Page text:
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(I have asked a similar question in MSE around a week ago, but did not receive any responses. I have therefore cross-posted it to this site, hoping to get some answers.)

An odd perfect number $N$ is said to be given in Eulerian form if $N = {q^k}{n^2}$ where $q$ is prime, $q \equiv k \equiv 1 \pmod 4$, and $\gcd(q, n) = 1$.

Here is my question:

If $N = {q^k}{n^2}$ is an odd perfect number given in Eulerian form, is $n$ squarefree?

I would certainly appreciate it if someone could point me to existing papers in the literature where this particular question is addressed.

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No, if an odd perfect number exists, then $n$ must contain a square factor. This is a 1937 result of Steuerwald:

R. Steuerwald, "Verschärfung einer notwendigen Bedingung für die Existenz einer ungeraden vollkommenen Zahl," S.-B. Math.-Nat. Abt. Bayer. Akad. Wiss., 1937, pp. 68-73.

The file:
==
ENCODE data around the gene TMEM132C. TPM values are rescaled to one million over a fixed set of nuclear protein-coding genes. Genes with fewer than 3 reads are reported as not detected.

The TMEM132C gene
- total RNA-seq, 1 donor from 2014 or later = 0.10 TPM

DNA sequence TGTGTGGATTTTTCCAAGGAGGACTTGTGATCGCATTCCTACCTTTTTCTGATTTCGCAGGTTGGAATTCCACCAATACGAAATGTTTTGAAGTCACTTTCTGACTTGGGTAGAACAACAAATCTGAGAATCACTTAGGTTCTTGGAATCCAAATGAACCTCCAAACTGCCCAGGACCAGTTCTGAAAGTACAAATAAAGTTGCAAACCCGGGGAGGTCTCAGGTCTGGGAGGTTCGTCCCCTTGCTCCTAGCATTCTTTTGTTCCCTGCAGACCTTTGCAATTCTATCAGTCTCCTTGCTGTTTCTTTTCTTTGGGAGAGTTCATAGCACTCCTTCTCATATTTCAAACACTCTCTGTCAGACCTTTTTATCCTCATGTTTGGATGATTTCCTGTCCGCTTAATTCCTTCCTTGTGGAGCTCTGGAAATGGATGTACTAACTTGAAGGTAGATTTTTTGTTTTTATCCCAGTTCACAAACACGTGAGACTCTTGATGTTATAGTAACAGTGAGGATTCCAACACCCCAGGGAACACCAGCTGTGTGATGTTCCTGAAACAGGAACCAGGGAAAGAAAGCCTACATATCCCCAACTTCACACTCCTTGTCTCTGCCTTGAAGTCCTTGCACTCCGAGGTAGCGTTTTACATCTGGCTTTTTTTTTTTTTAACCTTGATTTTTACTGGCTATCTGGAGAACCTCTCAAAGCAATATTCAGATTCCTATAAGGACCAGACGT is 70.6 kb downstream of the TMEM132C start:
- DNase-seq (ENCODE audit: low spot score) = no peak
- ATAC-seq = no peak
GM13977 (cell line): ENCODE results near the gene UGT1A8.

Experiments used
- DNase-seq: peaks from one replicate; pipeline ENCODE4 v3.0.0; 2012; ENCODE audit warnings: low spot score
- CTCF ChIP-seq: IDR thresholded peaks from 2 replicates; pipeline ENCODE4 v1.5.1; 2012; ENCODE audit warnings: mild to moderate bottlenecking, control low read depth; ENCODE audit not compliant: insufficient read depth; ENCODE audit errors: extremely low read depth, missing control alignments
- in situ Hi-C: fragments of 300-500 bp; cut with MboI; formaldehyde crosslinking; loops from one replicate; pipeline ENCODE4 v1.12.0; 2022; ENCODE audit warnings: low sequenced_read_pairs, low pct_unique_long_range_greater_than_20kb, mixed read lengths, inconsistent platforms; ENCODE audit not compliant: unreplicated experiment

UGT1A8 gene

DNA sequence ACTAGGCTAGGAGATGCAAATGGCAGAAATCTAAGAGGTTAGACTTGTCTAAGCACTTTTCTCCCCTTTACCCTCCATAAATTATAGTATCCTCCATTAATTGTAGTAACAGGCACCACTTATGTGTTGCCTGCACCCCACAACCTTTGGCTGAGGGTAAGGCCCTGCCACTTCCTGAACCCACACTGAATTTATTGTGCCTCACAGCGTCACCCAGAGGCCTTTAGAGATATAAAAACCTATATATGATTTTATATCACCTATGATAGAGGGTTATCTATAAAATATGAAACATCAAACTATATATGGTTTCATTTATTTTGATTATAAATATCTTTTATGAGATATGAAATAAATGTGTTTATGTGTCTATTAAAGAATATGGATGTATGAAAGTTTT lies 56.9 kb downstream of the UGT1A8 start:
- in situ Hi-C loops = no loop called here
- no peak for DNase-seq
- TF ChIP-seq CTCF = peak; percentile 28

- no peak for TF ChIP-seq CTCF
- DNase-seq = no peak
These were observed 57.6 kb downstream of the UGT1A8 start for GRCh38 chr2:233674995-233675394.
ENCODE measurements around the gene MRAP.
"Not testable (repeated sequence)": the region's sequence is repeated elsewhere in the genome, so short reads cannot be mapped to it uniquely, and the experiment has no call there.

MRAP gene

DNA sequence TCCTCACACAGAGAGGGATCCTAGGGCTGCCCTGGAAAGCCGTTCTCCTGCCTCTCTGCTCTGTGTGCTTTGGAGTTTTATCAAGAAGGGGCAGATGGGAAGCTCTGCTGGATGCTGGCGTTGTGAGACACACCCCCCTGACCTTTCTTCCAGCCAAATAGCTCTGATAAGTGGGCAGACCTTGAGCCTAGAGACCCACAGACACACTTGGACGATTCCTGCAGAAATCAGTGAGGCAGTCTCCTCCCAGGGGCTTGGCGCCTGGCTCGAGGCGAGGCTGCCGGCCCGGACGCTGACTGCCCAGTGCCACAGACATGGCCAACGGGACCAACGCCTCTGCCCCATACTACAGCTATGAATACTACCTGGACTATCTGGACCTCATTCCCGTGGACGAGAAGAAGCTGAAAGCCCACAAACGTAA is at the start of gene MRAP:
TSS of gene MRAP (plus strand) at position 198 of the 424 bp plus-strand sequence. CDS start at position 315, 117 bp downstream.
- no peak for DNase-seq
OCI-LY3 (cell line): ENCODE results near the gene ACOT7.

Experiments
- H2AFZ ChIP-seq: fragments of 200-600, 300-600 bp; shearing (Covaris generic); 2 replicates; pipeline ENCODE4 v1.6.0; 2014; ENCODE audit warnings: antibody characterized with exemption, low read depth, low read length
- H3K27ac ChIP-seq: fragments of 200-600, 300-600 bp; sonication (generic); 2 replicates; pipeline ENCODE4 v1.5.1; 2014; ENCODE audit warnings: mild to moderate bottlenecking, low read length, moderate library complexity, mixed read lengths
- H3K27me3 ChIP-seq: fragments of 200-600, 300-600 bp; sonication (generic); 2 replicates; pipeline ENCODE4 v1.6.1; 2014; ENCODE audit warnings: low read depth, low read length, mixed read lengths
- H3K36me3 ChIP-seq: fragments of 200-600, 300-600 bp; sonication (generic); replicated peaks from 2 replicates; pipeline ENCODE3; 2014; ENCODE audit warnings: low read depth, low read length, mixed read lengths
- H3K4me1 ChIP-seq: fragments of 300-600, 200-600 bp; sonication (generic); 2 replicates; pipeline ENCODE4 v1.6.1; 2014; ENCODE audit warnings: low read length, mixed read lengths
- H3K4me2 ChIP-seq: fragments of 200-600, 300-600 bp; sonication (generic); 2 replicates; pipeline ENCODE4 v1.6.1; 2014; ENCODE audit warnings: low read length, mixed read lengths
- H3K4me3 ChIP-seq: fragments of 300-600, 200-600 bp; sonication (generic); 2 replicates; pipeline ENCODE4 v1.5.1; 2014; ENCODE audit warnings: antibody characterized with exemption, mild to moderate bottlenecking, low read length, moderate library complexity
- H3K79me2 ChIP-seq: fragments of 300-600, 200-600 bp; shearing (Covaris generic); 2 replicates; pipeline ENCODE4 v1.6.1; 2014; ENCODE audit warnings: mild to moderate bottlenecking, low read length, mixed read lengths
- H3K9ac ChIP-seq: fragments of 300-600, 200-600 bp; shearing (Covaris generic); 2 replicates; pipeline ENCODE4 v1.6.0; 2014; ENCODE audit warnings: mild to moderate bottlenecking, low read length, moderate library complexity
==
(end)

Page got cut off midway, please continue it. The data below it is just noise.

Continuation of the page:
A very nice recent paper on this theme is by Fletcher, Nielsen, and Ochem (Math. Comp.); the preprint version is freely available on Nielsen's website: https://math.byu.edu/~pace/OPNSieves_web.pdf

[Edited as per Lucia's suggestion.]

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  • $\begingroup$ It is absurd that someone chose to vote down this answer! (It took me a little effort to parse your answer -- maybe it would be clearer if the first line said something like: ``No: if an odd perfect number exists, then $n$ must necessarily contain a square factor.") $\endgroup$ – Lucia Dec 18 '15 at 22:33
  • $\begingroup$ Yes, that's clearer. I've made the edit.Thanks! $\endgroup$ – so-called friend Don Dec 19 '15 at 4:32
  • $\begingroup$ @so-calledfriendDon, mind if you check out this related MSE question, where I ask if $n$ is a square? Let me know if you need me to ask a separate MO question. $\endgroup$ – Jose Arnaldo Bebita-Dris Dec 24 '15 at 14:10
  • $\begingroup$ @so-calledfriendDon, here is the new MO question. $\endgroup$ – Jose Arnaldo Bebita-Dris Dec 27 '15 at 13:08

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